WASHINGTON (Reuters) - President Donald Trump asked for the resignation of his national security adviser, Michael Flynn, after his level of trust in Flynn eroded to the point that he felt he needed to make a change, White House spokesman Sean Spicer told reporters on Tuesday.
A day after Flynn’s resignation, Spicer said Trump had been concerned that Flynn had misled Vice President Mike Pence over his contacts with Russian officials before Trump took office on Jan. 20. Trump had been reviewing Flynn’s situation for a few weeks, he said.
Amid congressional calls for an investigation into the extent to which Flynn discussed the possibility of lifting U.S. sanctions on Russia with the Russian ambassador to Washington, Spicer said the White House legal counsel had reviewed the situation and believed Flynn’s case was viewed “not as a legal issue but a trust issue.”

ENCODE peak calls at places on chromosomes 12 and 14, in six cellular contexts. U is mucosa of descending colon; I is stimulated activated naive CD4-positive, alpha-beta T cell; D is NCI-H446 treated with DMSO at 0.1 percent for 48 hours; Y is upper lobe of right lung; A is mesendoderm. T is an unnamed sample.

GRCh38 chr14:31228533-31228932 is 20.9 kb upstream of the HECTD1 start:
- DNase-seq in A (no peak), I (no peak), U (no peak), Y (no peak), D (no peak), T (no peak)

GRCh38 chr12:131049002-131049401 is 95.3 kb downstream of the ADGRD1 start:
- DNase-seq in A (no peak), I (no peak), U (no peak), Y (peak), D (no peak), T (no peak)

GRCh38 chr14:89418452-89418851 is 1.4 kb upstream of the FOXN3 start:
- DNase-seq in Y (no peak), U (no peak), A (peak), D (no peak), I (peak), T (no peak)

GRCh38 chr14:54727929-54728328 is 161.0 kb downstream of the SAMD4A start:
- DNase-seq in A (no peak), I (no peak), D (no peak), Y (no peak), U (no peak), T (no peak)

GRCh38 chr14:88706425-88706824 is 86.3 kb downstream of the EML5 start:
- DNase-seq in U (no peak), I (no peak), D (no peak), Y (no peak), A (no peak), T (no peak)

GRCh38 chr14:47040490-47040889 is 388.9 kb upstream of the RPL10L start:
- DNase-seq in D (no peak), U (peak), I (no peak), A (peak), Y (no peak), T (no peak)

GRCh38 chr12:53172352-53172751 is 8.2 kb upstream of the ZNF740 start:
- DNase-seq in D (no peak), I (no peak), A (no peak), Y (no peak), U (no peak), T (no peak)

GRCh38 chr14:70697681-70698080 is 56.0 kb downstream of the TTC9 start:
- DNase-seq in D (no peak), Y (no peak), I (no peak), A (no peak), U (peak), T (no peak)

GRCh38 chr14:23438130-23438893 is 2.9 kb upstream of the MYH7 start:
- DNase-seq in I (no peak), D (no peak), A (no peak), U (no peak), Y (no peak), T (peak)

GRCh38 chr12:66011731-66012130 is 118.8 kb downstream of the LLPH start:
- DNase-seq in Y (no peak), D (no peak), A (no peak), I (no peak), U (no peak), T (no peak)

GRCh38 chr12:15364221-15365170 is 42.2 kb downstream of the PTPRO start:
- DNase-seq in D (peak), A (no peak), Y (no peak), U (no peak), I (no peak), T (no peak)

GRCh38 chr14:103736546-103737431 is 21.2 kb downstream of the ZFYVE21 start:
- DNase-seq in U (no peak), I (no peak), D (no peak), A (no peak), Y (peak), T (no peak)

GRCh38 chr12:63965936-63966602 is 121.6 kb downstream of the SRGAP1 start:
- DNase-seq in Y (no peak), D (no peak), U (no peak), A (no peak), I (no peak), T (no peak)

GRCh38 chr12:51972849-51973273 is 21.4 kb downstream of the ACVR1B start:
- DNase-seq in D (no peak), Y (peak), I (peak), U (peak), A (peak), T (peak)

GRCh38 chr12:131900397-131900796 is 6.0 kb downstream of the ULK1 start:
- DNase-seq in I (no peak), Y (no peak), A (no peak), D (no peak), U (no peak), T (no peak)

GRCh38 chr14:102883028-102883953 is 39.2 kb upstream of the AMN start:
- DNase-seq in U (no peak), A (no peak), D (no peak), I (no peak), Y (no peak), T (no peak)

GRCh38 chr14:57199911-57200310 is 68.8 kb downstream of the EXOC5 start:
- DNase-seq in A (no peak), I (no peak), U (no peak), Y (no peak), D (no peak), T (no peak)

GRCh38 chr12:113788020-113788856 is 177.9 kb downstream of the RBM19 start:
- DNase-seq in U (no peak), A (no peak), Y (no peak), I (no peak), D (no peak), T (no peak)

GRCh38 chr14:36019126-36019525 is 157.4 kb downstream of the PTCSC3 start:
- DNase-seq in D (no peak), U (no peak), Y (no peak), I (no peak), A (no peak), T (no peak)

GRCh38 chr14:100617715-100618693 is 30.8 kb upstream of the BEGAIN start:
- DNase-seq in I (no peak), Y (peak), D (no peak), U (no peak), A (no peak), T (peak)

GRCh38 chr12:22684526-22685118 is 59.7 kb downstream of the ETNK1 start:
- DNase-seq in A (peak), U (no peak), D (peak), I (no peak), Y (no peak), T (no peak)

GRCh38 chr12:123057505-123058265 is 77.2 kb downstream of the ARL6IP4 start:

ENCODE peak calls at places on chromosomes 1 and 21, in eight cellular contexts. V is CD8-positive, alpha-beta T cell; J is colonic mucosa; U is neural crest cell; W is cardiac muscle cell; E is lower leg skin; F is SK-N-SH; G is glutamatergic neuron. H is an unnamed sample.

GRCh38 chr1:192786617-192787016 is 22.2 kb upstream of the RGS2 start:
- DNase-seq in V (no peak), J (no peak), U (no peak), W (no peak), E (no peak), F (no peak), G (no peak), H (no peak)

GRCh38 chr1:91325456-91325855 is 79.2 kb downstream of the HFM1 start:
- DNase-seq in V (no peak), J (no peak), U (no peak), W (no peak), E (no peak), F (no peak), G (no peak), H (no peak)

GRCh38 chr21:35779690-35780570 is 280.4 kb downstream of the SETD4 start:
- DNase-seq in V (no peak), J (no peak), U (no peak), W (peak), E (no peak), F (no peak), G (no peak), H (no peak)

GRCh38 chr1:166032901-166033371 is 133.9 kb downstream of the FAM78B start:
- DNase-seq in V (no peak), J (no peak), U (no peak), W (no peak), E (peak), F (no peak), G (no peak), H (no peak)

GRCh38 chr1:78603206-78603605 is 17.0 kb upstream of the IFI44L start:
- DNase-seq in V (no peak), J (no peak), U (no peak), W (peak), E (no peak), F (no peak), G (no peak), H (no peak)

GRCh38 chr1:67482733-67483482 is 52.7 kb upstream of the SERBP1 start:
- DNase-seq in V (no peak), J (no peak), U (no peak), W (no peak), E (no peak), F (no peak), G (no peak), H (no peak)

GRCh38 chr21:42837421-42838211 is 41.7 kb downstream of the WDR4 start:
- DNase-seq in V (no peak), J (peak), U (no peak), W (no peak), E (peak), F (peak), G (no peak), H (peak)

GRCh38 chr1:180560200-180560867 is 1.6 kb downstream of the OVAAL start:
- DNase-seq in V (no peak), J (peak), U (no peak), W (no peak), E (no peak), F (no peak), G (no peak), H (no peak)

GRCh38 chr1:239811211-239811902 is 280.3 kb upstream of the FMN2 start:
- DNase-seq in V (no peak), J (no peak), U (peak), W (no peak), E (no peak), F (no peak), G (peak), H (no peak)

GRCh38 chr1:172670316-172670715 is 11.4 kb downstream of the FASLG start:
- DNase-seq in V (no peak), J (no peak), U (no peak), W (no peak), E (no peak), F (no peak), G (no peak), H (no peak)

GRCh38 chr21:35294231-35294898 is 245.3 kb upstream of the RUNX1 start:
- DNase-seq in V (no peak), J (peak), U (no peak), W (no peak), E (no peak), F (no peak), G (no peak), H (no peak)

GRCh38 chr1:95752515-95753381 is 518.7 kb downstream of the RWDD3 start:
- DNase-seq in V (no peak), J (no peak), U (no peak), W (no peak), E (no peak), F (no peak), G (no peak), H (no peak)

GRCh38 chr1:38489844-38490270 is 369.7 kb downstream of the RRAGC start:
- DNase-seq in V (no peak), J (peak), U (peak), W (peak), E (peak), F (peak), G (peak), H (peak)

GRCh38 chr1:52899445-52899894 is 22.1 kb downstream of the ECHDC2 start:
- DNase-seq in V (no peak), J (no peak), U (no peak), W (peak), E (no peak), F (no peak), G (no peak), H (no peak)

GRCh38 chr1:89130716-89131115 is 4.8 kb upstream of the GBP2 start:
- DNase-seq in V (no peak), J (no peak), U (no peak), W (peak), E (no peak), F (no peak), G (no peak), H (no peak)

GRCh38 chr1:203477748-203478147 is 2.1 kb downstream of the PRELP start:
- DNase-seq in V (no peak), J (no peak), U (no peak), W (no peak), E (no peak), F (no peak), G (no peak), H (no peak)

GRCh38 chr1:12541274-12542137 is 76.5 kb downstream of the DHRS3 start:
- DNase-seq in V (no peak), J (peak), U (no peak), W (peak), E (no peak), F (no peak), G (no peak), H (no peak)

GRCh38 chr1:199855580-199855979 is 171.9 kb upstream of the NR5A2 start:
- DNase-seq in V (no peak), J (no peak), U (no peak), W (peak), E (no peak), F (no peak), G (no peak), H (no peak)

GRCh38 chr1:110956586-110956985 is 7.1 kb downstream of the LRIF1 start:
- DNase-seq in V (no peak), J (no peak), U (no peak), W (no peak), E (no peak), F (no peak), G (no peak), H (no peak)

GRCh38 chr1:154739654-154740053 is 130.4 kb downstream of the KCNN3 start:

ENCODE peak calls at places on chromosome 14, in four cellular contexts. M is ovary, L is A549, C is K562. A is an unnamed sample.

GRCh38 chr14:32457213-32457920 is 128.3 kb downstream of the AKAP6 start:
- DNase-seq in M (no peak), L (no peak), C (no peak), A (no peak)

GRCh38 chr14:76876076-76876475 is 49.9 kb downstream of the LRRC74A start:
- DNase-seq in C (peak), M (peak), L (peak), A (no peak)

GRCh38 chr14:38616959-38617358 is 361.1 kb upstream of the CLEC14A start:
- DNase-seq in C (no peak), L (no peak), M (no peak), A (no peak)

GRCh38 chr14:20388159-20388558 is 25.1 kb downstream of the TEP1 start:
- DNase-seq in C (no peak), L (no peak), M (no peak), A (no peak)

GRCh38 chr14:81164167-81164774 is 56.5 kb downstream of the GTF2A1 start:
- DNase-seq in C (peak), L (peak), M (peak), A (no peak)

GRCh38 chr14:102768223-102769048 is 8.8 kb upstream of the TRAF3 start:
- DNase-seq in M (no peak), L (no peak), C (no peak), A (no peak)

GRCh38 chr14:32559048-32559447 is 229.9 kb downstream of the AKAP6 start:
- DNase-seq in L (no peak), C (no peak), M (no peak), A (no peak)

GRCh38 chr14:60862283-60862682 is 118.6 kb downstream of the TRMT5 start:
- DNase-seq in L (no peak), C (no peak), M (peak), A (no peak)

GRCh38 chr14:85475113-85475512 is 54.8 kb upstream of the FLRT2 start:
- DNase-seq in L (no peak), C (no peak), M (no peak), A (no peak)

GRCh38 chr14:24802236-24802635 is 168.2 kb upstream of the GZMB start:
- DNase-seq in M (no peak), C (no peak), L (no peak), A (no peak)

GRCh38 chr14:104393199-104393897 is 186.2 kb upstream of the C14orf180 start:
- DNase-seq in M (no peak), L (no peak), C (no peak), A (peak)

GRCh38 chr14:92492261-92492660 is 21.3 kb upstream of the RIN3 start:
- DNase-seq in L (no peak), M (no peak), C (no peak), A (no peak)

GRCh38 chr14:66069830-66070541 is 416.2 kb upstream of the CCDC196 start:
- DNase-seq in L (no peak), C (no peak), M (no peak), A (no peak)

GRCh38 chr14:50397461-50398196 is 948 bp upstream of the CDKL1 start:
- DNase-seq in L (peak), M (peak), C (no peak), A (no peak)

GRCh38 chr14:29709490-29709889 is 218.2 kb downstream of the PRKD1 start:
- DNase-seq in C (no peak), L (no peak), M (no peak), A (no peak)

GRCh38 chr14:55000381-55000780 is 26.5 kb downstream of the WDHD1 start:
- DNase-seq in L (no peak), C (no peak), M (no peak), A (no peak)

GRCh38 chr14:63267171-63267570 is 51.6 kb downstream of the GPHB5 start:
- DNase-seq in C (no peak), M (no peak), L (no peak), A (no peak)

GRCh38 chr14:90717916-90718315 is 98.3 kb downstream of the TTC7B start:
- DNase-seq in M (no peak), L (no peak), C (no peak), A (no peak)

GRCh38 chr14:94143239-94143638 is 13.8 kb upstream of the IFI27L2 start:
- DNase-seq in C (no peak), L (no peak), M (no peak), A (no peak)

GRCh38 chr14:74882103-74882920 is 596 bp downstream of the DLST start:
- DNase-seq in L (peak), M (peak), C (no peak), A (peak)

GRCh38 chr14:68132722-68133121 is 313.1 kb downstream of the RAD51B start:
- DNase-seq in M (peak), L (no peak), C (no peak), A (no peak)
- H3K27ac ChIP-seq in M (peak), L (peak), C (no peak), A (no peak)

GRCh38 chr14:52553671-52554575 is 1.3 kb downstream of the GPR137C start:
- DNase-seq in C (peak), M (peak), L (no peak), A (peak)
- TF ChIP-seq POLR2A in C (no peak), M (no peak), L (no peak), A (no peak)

Spicer said Trump was informed of Flynn’s conversations with Russian ambassador Sergei Kislyak and asked counsel to review the case.
“The erosion of that trust, frankly, was the issue,” Spicer said.
He said Trump had not told Flynn to discuss U.S. sanctions on Russia with the Russian diplomat.
Reporting By Steve Holland; Editing by Chris Reese and Jonathan Oatis